“There’s been a noticeable improvement in terms of this starting to look like the defense we want this to look like as spring has gone on,” Elko said a week ago. “… Linebacker probably more than any other position, linebacker and safety, where the scheme takes some time to get used to, how you see it, how you fit it, how you feel it. Those guys have gotten better with that which has then allowed them to play faster as the spring has moved on.”

Sophomore Jonathan Jones will likely provide any further depth that may be needed in 2017, unless either of the incoming freshmen, David Adams and Drew White, excel from the outset. Irish coach Brian Kelly indicated sophomore Jamir Jones (no relation to Jonathan, but is former Notre Dame defensive lineman Jarron Jones’ brother) may be destined for time on the defensive line, in large part to Jones’s continued growth. Junior Josh Barajas let the spring come and go without mandating he be involved in these conversations, which may as well count as removing himself from the conversation in most regards.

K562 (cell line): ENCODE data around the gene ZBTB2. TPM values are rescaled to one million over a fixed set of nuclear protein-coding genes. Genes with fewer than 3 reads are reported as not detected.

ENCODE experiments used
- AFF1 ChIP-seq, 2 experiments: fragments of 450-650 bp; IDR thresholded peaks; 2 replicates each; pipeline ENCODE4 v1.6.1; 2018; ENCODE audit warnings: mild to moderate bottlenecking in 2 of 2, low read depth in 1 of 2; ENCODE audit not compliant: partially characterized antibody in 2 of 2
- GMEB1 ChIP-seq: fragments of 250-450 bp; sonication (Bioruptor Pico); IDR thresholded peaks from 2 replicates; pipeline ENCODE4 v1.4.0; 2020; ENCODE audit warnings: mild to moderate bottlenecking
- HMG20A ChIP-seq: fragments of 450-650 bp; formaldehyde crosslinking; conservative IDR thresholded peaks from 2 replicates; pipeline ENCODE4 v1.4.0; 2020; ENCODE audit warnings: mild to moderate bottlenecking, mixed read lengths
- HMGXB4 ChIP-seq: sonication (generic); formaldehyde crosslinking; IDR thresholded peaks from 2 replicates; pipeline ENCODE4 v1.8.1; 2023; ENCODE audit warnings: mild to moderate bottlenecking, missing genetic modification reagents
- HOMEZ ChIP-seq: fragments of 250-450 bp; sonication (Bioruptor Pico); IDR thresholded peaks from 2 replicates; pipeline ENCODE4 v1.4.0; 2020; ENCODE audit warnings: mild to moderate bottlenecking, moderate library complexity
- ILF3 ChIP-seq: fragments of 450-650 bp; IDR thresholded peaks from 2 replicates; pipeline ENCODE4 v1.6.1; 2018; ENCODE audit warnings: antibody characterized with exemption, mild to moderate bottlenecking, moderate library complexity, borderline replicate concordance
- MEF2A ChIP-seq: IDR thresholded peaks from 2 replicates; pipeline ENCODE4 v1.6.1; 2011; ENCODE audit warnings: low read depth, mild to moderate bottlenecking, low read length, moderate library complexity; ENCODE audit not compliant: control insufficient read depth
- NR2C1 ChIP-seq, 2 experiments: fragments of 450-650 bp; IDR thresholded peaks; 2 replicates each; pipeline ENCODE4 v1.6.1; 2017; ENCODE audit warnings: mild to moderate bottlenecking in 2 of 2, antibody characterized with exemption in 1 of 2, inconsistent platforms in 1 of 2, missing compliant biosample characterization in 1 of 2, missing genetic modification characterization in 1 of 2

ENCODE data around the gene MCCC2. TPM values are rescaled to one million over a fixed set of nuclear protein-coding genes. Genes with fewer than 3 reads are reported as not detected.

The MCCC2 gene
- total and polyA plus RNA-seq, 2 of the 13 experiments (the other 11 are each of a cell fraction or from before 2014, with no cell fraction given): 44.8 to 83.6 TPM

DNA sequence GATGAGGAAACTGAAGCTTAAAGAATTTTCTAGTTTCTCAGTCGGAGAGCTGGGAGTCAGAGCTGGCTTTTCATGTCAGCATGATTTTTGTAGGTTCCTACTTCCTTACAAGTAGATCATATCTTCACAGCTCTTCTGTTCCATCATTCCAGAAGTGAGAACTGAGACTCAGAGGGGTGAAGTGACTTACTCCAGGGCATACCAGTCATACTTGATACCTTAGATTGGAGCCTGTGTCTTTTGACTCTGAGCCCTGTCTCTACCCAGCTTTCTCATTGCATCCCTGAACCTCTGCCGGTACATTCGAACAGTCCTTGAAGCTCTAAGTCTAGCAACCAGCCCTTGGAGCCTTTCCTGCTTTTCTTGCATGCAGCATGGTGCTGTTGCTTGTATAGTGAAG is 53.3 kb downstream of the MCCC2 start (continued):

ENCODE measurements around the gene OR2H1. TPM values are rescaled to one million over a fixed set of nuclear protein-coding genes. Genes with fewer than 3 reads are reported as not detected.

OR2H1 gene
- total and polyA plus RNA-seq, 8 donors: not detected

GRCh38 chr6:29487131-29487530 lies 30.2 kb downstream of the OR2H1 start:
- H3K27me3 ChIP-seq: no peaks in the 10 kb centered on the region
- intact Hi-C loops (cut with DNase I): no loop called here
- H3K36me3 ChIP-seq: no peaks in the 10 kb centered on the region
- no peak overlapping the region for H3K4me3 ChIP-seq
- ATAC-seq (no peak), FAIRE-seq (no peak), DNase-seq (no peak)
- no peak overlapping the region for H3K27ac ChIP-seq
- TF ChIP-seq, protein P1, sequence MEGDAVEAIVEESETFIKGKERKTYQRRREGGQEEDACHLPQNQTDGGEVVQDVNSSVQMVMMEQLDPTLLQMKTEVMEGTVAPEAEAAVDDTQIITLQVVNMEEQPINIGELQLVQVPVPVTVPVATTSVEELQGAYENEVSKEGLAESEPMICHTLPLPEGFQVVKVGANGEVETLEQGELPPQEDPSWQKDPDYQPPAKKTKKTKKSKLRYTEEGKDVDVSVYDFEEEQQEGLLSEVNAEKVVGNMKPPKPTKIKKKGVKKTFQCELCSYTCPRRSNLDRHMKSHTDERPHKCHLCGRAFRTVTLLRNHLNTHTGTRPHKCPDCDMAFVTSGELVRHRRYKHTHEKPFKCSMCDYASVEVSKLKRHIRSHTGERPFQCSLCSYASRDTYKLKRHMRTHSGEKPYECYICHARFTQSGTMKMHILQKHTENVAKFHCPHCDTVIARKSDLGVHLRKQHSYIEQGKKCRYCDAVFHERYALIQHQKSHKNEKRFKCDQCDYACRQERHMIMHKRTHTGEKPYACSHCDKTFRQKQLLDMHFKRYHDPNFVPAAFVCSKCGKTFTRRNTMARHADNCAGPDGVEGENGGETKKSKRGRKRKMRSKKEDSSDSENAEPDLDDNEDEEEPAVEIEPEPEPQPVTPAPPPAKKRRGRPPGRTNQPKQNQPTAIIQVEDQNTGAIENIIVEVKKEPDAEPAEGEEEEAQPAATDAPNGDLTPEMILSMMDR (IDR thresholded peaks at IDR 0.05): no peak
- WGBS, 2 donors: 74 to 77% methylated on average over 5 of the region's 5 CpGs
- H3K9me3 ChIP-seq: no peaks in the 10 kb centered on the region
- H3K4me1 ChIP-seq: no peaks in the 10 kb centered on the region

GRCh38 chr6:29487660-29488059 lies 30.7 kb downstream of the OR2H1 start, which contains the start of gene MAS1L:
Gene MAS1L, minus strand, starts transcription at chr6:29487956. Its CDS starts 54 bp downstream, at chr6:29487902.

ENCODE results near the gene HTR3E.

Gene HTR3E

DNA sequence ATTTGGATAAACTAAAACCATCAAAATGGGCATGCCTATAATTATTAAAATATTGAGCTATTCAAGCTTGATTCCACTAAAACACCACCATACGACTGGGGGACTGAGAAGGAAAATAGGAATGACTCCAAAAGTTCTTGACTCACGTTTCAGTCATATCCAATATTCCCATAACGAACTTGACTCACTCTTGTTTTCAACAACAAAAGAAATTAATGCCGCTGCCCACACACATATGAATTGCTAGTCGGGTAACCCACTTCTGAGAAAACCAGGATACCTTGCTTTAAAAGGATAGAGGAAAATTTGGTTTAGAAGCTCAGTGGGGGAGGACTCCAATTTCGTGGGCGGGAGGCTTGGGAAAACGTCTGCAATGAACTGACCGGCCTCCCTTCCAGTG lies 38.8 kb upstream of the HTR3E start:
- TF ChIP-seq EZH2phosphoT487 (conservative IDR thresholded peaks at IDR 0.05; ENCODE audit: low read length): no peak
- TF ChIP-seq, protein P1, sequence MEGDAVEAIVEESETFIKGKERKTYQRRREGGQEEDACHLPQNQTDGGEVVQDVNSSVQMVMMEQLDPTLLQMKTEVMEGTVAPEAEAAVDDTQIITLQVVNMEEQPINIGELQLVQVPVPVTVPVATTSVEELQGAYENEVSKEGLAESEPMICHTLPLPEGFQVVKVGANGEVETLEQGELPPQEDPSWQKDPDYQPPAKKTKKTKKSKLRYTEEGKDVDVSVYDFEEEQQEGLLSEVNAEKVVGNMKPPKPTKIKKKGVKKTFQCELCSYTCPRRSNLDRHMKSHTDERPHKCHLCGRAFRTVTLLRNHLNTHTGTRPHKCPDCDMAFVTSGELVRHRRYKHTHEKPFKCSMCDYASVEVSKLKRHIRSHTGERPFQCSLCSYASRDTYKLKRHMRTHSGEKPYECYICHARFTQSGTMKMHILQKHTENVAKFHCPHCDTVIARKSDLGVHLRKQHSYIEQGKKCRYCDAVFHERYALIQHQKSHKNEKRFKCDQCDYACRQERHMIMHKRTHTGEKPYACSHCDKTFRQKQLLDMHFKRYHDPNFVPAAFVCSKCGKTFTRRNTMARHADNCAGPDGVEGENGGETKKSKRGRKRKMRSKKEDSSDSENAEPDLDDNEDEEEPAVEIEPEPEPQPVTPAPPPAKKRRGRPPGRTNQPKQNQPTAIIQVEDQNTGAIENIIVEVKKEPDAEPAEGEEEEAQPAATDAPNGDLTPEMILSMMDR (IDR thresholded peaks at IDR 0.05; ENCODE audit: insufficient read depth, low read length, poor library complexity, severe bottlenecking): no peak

Where Notre Dame Was & Is: Defensive Line
Where Notre Dame Was, Is & Could Be: Rover

Where Notre Dame Was & Is: Rover

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Before spring practice, the rover position was lumped in with the linebackers in positional previews. Nearly two months later, that seems to have been the right placement—the rover will likely spend most of its time at the defense’s second level.

But since curiosity about the rover and its unknown place in Notre Dame defensive coordinator Mike Elko’s scheme ran rampant—especially when compared to the rather solid understanding of the 2017 Irish linebackers—let’s take a look specifically at the rover.